Windspeaker Logo

Take up the eco-tourist challenge

Author: 
Yvonne Irene Gladue, Windspeaker Contributor, PRINCE RUPERT, B.C.
Volume: 
18
Issue: 
9
Year: 
2001

Page 31

A program based on the adventure tourism industry is designed to be hands-on and field-oriented. The Coastal Eco-Adventure Tourism Certificate program available at the Northwest Community College in Prince Rupert, B.C. prepares students for entry level positions within the tourism sector.

?It is marine-focused because we are surrounded by a marine environment. The students are quite immersed in the skills that are needed on the field,? said Debbie Stava, co-ordinator Coastal Eco-Adventure Tourism. ?It is very scenic around here, very mountainous. There are a lot of interior waterways so people can be doing flat water canoeing or they can also do ocean kayaking. Some of the examples of eco-tourism are whale-watching trips, trips around the harbor and hiking."

Students in the program take sport fishing, power boat operation, and marine emergency duties.

?We tend to bring in a lot of people from the area to teach the class. People who are First Nations talk about the culture and the geographical area around Prince Rupert,? said Stava. ?We try to prepare our students for the move into tourism sectors that are emerging."

Applicants must meet the prerequisites for the language courses. Students should possess a good swimming ability, have some keyboard and computing skills, a medical assessment, and proof of a current immunization form. Students must first be interviewed by the program co-ordinator. Students must provide medical coverage for the duration of the course and must submit proof of coverage.

Tourism is one of the fastest growing industries in British Columbia?s provincial economy.

?We?ve seen a big trend in Prince Rupert. We not only get a lot of Canadian travelers, but we also get a lot of European travelers as well,? said Stava. ?Their primary interest is to get out to the wilderness around here.?

Students are in field training for 70 per cent of the time. They are in class only when they have to study chart work or first aid.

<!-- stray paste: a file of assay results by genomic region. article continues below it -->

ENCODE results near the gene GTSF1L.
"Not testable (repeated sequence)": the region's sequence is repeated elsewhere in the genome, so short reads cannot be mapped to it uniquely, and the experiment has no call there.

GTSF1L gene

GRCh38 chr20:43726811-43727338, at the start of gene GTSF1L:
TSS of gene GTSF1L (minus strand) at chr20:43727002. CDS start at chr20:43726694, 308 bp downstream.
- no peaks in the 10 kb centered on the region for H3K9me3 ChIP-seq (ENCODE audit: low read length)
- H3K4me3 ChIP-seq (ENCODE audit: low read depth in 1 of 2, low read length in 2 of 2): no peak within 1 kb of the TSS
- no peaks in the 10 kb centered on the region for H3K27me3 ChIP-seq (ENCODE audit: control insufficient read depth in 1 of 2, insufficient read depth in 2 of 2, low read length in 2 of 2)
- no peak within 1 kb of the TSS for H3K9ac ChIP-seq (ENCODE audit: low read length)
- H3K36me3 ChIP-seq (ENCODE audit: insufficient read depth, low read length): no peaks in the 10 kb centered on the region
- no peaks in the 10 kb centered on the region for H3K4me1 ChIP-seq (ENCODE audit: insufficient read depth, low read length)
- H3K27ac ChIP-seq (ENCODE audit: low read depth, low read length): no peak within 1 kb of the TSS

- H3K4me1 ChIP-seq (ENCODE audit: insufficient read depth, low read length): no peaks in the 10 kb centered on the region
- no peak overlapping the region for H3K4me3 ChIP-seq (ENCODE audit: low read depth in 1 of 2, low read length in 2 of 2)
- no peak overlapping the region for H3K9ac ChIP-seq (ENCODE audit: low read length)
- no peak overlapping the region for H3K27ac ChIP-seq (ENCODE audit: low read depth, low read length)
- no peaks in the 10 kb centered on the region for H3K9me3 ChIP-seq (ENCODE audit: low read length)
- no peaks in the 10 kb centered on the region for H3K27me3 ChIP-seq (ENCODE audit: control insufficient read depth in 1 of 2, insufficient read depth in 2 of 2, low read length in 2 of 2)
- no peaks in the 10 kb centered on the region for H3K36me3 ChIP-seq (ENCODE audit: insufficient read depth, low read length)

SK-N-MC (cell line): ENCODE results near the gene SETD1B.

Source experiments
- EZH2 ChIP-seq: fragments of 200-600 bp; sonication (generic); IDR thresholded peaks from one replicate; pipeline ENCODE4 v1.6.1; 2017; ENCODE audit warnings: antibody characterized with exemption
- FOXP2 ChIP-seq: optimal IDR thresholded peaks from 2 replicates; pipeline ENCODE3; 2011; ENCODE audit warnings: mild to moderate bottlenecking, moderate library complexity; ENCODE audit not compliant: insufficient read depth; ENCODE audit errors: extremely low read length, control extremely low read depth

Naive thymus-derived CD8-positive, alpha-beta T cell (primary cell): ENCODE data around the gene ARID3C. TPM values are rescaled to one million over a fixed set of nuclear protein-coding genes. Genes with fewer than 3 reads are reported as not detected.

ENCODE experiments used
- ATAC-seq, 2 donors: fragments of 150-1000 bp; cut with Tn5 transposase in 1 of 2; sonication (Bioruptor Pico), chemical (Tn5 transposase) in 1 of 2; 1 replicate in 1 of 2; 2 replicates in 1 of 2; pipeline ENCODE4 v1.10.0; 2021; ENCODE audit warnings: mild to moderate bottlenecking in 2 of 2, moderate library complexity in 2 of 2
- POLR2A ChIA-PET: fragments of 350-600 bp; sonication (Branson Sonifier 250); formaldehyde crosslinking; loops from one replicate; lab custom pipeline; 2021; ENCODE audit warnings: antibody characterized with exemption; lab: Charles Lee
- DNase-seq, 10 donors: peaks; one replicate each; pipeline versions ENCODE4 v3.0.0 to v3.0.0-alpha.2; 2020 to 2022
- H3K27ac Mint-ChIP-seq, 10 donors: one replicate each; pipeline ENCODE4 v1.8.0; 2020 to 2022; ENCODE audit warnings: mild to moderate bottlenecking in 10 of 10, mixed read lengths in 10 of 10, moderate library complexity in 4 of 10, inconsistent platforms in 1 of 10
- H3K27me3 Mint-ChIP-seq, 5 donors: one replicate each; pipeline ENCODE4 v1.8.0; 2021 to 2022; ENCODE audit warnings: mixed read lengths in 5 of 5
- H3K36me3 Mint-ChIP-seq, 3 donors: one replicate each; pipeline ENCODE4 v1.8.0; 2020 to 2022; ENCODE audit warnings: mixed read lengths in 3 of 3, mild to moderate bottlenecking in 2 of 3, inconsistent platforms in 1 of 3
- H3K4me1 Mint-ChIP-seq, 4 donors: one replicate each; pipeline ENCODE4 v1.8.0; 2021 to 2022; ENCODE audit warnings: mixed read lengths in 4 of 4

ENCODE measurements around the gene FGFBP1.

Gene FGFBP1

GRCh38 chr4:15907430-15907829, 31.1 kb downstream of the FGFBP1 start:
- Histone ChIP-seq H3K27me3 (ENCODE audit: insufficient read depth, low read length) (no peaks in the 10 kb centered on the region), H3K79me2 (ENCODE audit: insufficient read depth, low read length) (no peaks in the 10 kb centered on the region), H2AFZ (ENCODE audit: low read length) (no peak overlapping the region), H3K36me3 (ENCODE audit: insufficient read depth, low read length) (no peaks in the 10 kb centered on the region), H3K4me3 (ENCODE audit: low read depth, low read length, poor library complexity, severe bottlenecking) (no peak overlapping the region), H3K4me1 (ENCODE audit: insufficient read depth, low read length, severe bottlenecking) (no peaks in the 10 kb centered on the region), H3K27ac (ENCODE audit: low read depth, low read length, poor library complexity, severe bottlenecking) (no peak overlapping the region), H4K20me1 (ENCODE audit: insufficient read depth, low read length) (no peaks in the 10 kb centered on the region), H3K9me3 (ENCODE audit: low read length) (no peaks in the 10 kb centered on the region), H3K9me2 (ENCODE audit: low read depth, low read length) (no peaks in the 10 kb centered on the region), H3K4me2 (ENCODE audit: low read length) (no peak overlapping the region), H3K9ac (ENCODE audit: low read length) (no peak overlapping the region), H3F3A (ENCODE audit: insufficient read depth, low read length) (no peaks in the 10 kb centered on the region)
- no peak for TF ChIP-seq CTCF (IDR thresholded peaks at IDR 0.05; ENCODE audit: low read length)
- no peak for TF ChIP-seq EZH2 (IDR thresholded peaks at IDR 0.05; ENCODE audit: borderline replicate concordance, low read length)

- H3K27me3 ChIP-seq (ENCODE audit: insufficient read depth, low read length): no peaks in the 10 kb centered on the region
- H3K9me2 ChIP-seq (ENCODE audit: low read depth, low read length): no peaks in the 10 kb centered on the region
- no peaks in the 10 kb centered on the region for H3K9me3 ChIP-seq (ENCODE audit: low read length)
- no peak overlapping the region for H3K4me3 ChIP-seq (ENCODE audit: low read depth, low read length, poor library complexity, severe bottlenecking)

?For the most part they are out in the field, learning about the reality of what they are getting into. This is not a program that runs from Monday to Friday, nine to three. Students often spend anywhere from five to 10 days at a time without a break,? said Stave. ?Their days can be from eight in the morning until 10 at night depending on what they are doing.?

The next program starts Jan. 8, and runs until June 1.

?We only accept 12 students per program. So far, we have nine enrolled. Students range in age from 19 up to 55 years of age,? she said.

Students entering the program must be able to participate in physically rigorous field exercises in all types of terrain and weather conditions.

Dianna Neuman, 33, from the Sucker Creek Band in Alberta recently completed the program.

?I work up north every year and my girlfriend said to me, ?I can?t believe that you go out in the bush like that without training in first aid. What if something happens to somebody. You do not even have your first aid ticket.? So I said to her that as soon as I get back that I was going to get it,? said Neuman. ?When I looked at this course I thought ?hey, I will have all sorts of first aid tickets after I?m done.??

?There are a lot of jobs available in tourism in B.C. You get so many certificates from the course that there is a lot of places that you can apply for jobs,? said Neuman. ?It is a good course. The instructors were wonderful. I actually miss the course.?

Related Content